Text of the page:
The article also says there are uncertainties associated with measuring potential effects of the lower Snake dams on juveniles--specifically, indirect mortality--because of difficulties in establishing "control" populations. Their model suggests that if indirect mortality is 9 percent or more, dam breaching could reverse declining stocks of spring chinook.

"Given the current uncertainty," the authors conclude, "policymakers may have to view the decisions they make as large experiments, the outcomes of which cannot be predicted, but from which we can learn a great deal pertaining to endangered salmonids worldwide."

The Gold Standard

"This is the gold standard for research," said NMFS scientist Mike Schiewe, director of the agency's Fish Ecology division in Seattle. "With policymakers calling for the 'best, available science,' this is it," Schiewe said, because of the rigorous peer review that articles undergo before publication.

But he was also quick to point out that large uncertainties still remain in the salmon recovery equation, notably over the lack of real data, the delayed mortality issue, and the potential negative effects on wild stocks from hatchery strays.

Schiewe said the new analysis moves the debate away from the "hydro-centric" focus of the earlier PATH analysis. He said PATH gave little credit to possible effects of hatchery fish and habitat. The PATH results found that dam breaching would recover spring chinook, but leaving the dams in place would also eventually recover the fish.

"In fact," Schiewe said, "since PATH used the Ricker Curve and its assumptions about density dependence, the analysis actually said it was impossible for those stocks to go extinct. You'd think such a result would have raised some questions."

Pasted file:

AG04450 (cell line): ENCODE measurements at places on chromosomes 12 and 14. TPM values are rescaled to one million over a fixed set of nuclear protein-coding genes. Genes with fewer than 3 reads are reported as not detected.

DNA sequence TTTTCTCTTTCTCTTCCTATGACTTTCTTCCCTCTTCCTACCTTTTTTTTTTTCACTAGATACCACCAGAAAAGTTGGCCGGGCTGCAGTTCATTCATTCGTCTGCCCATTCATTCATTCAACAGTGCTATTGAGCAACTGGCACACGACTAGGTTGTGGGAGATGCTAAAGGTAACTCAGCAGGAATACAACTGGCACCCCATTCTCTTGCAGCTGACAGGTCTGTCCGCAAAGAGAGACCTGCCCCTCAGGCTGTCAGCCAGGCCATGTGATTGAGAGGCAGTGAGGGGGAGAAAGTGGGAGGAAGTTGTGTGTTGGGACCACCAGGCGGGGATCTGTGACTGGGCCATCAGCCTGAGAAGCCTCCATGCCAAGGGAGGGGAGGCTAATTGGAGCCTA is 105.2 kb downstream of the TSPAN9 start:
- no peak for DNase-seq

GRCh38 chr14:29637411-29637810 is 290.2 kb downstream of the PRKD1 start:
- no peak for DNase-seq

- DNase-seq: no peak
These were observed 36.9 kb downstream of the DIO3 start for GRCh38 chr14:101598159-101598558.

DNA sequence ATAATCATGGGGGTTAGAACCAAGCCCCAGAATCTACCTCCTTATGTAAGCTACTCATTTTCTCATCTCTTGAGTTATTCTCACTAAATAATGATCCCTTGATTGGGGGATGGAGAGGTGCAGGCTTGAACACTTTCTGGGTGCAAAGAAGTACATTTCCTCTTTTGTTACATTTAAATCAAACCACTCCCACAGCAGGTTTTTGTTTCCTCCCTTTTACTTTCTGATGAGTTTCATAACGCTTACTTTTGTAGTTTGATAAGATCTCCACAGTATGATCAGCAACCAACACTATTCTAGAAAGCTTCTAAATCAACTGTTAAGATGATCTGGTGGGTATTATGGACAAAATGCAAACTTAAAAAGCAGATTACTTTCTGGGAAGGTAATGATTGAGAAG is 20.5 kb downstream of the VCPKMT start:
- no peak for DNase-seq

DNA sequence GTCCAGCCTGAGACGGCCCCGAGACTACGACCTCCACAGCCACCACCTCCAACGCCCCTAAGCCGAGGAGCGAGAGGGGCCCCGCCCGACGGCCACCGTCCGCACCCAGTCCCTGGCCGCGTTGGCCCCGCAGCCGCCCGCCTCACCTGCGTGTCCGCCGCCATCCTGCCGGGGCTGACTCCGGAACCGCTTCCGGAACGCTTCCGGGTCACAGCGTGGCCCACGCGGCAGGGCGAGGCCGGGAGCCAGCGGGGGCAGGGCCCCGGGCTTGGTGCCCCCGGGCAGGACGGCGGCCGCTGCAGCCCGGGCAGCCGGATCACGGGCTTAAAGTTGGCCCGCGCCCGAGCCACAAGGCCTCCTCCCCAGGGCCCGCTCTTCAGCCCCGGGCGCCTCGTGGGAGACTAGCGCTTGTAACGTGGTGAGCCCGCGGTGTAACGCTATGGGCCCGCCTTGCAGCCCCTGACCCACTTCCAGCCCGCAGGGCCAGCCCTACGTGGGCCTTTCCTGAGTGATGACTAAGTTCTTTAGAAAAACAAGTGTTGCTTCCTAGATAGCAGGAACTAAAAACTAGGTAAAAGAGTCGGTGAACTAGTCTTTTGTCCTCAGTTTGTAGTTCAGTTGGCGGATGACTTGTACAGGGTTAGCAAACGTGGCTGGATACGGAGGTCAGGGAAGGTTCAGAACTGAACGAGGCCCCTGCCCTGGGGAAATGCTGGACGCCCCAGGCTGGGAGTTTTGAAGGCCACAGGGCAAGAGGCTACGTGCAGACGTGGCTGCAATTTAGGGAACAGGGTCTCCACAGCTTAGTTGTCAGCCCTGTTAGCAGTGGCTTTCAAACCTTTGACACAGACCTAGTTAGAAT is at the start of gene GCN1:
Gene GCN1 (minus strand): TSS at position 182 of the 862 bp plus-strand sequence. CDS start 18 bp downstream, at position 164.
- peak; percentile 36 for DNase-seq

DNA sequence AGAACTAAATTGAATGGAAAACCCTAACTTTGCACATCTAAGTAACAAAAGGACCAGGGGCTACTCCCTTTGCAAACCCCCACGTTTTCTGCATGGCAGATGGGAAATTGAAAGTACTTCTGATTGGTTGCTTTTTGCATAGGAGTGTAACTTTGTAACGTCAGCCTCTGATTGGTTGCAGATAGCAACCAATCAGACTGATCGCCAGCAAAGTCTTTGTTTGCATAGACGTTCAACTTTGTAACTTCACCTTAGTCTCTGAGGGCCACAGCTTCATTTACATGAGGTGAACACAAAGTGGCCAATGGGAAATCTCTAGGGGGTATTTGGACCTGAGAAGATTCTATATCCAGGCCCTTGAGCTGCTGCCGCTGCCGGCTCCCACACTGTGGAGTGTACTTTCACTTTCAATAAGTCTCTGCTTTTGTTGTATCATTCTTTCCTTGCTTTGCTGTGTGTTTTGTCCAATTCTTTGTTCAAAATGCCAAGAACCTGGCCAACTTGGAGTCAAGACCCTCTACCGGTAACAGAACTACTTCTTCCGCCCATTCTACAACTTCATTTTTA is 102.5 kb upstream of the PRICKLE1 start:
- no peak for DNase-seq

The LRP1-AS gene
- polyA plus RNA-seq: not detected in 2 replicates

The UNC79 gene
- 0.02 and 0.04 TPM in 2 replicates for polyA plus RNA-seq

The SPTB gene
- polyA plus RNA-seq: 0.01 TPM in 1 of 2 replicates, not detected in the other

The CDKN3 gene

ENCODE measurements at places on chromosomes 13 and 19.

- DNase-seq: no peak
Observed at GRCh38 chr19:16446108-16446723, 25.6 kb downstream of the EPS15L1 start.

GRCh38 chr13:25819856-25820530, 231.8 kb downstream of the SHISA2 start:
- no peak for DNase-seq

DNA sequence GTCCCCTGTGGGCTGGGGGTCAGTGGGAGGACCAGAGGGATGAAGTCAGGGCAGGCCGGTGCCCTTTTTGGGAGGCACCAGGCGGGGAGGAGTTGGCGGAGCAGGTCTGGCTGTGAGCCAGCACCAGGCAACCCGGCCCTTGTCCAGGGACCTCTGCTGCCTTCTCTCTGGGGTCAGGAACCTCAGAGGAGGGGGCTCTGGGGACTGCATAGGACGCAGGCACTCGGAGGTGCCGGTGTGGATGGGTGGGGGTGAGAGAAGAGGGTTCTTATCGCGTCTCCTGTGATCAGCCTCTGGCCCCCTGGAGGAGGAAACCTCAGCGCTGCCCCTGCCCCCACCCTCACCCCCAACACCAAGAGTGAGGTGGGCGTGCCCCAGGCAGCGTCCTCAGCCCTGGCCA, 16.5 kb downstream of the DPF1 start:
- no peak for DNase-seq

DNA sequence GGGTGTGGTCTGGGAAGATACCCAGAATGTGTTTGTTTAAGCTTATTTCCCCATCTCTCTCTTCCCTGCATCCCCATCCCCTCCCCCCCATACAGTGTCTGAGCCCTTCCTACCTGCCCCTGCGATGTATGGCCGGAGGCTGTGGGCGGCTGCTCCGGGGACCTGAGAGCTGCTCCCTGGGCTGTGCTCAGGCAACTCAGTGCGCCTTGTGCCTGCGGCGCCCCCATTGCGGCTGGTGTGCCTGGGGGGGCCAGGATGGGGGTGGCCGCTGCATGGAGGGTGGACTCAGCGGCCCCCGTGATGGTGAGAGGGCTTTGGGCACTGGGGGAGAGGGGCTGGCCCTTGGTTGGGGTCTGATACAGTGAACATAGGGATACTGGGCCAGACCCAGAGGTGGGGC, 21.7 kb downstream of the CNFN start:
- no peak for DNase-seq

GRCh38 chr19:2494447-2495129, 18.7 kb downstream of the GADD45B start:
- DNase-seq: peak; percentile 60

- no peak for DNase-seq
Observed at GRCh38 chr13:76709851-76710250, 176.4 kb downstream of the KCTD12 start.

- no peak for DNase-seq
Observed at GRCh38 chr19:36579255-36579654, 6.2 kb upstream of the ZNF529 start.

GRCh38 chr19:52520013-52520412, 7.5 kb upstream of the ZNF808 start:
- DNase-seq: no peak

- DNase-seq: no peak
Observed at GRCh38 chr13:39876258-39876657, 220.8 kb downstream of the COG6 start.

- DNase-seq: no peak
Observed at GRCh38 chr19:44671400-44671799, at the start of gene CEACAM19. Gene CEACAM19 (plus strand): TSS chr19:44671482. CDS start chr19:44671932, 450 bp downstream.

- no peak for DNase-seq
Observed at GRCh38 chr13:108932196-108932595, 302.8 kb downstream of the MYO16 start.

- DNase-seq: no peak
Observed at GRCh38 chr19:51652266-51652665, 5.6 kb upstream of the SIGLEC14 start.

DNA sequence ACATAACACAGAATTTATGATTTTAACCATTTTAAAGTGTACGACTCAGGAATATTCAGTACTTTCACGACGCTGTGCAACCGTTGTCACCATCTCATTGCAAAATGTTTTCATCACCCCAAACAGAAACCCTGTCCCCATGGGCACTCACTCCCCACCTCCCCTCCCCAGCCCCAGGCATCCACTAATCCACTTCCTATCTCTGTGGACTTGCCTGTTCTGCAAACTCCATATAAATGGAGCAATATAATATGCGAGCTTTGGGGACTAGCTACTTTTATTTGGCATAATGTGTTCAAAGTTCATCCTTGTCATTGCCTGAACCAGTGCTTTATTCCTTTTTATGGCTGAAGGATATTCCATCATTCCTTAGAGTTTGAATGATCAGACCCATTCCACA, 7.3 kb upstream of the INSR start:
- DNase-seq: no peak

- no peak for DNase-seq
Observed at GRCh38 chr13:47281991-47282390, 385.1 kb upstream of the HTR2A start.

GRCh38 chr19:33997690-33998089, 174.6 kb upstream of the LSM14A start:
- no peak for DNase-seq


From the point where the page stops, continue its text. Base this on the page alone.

Coincidentally, the Nov. 3 issue of Science also contained a letter from the four scientists who reviewed the 1998 PATH results. Though billed as an external peer review by PATH facilitators, the exercise was not an academic peer review in the normal sense because the reviewers were not anonymous and they were paid for their work. They took issue with the way PATH was characterized in a news article by Charles Mann and Mark Plummer, published in Science last September, that summarized the state of science and salmon recovery.

The four said there is little chance of increasing early survival rates before fish reach the dams. "The only measure with any chance of success is to eliminate mortality of the smolts in the reservoirs and mortality downstream of the last dam, which may be related to the presence of dams and/or transportation effects."

Mann and Plummer responded by quoting the reviewers' own remarks expressing uncertainties about the PATH model's inputs and optimistic recovery estimates from dam removal options.

NMFS scientists, meanwhile, have more papers in the works. The CRI folks have an article just about ready for publication in the Proceedings of the National Academy of Sciences on their use of a modified Dennis Extinction Model to develop "lambda," the percentage generational increase in stocks needed for recovery.